South Queens Speaks: Beware of frostbite on your canine friends

By Debbie Cohen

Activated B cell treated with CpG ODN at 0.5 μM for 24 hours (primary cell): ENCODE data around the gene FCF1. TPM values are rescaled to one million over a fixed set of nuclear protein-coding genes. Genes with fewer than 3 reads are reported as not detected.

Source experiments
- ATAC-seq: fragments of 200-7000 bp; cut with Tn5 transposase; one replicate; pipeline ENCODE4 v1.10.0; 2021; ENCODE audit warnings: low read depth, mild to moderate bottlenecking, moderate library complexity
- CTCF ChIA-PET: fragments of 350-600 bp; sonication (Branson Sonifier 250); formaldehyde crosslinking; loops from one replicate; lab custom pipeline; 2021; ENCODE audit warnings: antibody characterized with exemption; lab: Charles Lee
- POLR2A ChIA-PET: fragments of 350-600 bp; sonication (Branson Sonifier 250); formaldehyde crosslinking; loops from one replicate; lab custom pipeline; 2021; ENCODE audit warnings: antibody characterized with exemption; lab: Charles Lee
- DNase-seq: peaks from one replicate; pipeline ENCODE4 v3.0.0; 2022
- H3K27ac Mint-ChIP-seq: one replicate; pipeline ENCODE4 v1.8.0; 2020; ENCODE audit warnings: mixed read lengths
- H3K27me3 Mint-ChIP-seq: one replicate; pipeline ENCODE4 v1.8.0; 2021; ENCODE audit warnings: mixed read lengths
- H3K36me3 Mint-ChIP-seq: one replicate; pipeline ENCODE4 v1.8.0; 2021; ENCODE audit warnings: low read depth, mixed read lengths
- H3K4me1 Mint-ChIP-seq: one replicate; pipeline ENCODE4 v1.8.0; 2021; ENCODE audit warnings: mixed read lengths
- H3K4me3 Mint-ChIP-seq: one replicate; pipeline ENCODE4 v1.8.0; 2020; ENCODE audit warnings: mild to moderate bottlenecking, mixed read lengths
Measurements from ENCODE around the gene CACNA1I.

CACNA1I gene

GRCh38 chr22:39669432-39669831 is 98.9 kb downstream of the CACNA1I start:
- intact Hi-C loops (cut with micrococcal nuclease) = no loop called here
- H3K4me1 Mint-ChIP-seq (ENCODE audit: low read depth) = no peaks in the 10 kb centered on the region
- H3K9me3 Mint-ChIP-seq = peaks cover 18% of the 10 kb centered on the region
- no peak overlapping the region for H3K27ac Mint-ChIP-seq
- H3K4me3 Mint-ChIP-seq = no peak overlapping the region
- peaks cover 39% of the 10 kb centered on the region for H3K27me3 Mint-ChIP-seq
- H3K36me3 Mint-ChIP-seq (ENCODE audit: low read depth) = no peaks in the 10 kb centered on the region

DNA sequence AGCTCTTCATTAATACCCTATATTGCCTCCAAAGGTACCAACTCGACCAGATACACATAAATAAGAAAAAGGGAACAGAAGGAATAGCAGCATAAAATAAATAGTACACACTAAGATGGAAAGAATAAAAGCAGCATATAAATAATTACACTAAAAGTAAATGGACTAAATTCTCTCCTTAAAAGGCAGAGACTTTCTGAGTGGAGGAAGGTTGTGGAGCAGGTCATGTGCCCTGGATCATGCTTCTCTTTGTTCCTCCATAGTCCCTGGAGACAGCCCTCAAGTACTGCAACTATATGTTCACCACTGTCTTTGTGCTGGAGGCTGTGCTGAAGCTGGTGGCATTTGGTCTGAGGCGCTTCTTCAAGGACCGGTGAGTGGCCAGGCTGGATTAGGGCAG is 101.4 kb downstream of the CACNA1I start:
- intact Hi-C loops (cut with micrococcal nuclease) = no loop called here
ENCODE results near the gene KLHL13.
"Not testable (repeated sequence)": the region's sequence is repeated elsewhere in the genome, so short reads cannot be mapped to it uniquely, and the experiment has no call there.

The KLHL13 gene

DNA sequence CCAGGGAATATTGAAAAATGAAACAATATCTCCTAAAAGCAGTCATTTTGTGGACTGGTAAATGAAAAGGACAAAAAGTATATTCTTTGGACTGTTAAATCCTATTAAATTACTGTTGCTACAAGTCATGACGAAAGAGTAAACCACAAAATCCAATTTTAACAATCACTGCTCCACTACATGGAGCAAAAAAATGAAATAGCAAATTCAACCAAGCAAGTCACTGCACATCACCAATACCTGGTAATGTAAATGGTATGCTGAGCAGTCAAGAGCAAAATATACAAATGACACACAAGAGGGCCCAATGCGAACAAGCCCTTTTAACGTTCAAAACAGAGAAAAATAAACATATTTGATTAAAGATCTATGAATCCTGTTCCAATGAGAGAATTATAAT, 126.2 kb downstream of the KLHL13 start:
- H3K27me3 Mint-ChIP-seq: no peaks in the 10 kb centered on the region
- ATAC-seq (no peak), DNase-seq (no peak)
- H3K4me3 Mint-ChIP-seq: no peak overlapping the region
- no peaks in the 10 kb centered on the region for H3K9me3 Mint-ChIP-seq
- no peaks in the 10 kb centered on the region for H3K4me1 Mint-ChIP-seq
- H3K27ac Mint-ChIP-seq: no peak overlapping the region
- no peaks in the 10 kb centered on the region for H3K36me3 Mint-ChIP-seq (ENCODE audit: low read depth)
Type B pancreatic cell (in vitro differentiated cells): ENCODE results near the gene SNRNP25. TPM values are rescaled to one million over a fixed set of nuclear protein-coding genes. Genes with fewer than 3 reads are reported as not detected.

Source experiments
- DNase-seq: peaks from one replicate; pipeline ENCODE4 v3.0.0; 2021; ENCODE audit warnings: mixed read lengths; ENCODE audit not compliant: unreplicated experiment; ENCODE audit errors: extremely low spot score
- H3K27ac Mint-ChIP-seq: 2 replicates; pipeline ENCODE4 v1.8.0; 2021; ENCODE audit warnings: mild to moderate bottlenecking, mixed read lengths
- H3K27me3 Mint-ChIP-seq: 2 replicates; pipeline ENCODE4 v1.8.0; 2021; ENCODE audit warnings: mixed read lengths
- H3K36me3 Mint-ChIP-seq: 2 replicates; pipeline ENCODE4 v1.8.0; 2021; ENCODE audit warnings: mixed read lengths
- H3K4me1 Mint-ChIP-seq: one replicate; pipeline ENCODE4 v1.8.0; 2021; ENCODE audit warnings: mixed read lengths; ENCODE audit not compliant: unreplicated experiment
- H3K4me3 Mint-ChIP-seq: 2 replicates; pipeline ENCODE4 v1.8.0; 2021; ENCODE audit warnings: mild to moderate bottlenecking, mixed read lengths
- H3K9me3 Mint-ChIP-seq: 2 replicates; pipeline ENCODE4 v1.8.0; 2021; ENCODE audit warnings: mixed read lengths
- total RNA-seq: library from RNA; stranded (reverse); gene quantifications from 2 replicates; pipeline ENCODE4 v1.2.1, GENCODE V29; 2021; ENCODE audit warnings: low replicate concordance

Frostbite and hypothermia (dangerously low body temperature) go hand in hand. Boots and a coat or sweater protect pets against sub-zero temperatures, according to the Humane Society. Hypothermia can lead to unconsciousness, shock and possibly the death of a pet. The smaller breeds, such as poodles or dachshunds, are not as tolerant of the cold as larger breeds. Ice can form on a dog's body and limbs in less than an hour in sub-zero weather. Veterinarian Dr. Ira Buchalter, who owns Rockaway Veterinarian in Ozone Park, says that emergency medical care, depending on the severity of the frostbite, might be needed. “Oral antibiotics and cream may also be needed,” Buchalter said. “Wrapping warm towels around your pet and massaging the affected areas help circulate blood flow and produce warmth.” Dr. Buchalter said to check paws for small cuts and cracks and to watch out for salt and snow removal products, which can sting the pads of a dog's foot. Manhattan-based veterinarian Dr. Jill Elliot takes a more holistic approach when treating frostbite. She has introduced homeopathy into her practice, which is an alternative natural melange of treatments. “There are two homeopathic remedies I use in my practice to heal the extremities,” she said. “One is called agaricus and the other is borax veneta. They both reduce the pain of frostbite and promote circulation.” Some other tips from the American Kennel Club include: Do not leave your dog alone in a cold car; do not leave your dog outside for cold periods of time; apply petroleum jelly to soften the pads of the dog's feet and prevent cracking; and be extra careful when walking near frozen lakes, rivers or ponds. In addition, when you bathe your pet, be sure to dry his coat thoroughly before allowing him outside, according to the Kennel Club. Also, regular brushing keeps your dog's coat supple and prepared for the cold. Prevention is the best method to ward off frostbite by using boots for foot protection and keeping your pet warm with a coat. Dogs have fur coats, but they are accustomed to the warm shelter of the indoors. On a different winter note, the Ozone Park Civic Association held its annual Christmas party two weeks ago. Councilman Joseph Addabbo (D-Howard Beach) and Assemblywoman Audrey Pheffer (D-Rockaway Beach) stopped by the civic to wish everyone happy holidays. Civic President Howard Kamph provided a large cold-cut spread with desserts. Ozone Park resident Grace D'Agostino, who represents Democratic District Leader Lew Simon, had a Christmas party at her home last week. Everyone filled up on hot Italian food and loads of pastries that were served, along with traditional eggnog. “We played games and handed out gifts from Santa,” D'Agostino said. “Christmas means good times, family, friends and lots of food.” Several other south Queens civics held holiday parties. It's the season of gatherings with family and friends, but it's also the season to gain 10-20 pounds. So watch out for the fruitcakes, puddings and eggnog.

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